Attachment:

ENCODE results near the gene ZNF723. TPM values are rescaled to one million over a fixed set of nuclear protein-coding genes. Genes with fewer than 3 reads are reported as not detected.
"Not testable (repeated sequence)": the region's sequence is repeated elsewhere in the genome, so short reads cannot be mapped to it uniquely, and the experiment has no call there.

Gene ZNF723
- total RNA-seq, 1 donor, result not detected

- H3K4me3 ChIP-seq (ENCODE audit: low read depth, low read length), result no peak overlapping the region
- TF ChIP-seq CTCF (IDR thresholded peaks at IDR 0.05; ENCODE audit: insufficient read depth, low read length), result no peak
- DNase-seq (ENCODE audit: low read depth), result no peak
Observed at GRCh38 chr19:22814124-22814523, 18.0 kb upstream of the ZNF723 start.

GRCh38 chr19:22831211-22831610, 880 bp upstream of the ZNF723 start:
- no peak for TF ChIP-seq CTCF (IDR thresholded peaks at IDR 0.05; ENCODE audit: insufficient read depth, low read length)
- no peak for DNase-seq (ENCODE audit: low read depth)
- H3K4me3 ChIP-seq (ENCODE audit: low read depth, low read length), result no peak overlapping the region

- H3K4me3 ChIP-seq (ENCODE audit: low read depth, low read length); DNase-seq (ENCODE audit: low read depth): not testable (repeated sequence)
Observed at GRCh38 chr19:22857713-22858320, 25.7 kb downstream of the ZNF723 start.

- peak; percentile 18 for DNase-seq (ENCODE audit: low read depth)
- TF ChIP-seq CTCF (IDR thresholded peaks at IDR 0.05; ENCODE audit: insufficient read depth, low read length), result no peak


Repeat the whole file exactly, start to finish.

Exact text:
ENCODE results near the gene ZNF723. TPM values are rescaled to one million over a fixed set of nuclear protein-coding genes. Genes with fewer than 3 reads are reported as not detected.
"Not testable (repeated sequence)": the region's sequence is repeated elsewhere in the genome, so short reads cannot be mapped to it uniquely, and the experiment has no call there.

Gene ZNF723
- total RNA-seq, 1 donor, result not detected

- H3K4me3 ChIP-seq (ENCODE audit: low read depth, low read length), result no peak overlapping the region
- TF ChIP-seq CTCF (IDR thresholded peaks at IDR 0.05; ENCODE audit: insufficient read depth, low read length), result no peak
- DNase-seq (ENCODE audit: low read depth), result no peak
Observed at GRCh38 chr19:22814124-22814523, 18.0 kb upstream of the ZNF723 start.

GRCh38 chr19:22831211-22831610, 880 bp upstream of the ZNF723 start:
- no peak for TF ChIP-seq CTCF (IDR thresholded peaks at IDR 0.05; ENCODE audit: insufficient read depth, low read length)
- no peak for DNase-seq (ENCODE audit: low read depth)
- H3K4me3 ChIP-seq (ENCODE audit: low read depth, low read length), result no peak overlapping the region

- H3K4me3 ChIP-seq (ENCODE audit: low read depth, low read length); DNase-seq (ENCODE audit: low read depth): not testable (repeated sequence)
Observed at GRCh38 chr19:22857713-22858320, 25.7 kb downstream of the ZNF723 start.

- peak; percentile 18 for DNase-seq (ENCODE audit: low read depth)
- TF ChIP-seq CTCF (IDR thresholded peaks at IDR 0.05; ENCODE audit: insufficient read depth, low read length), result no peak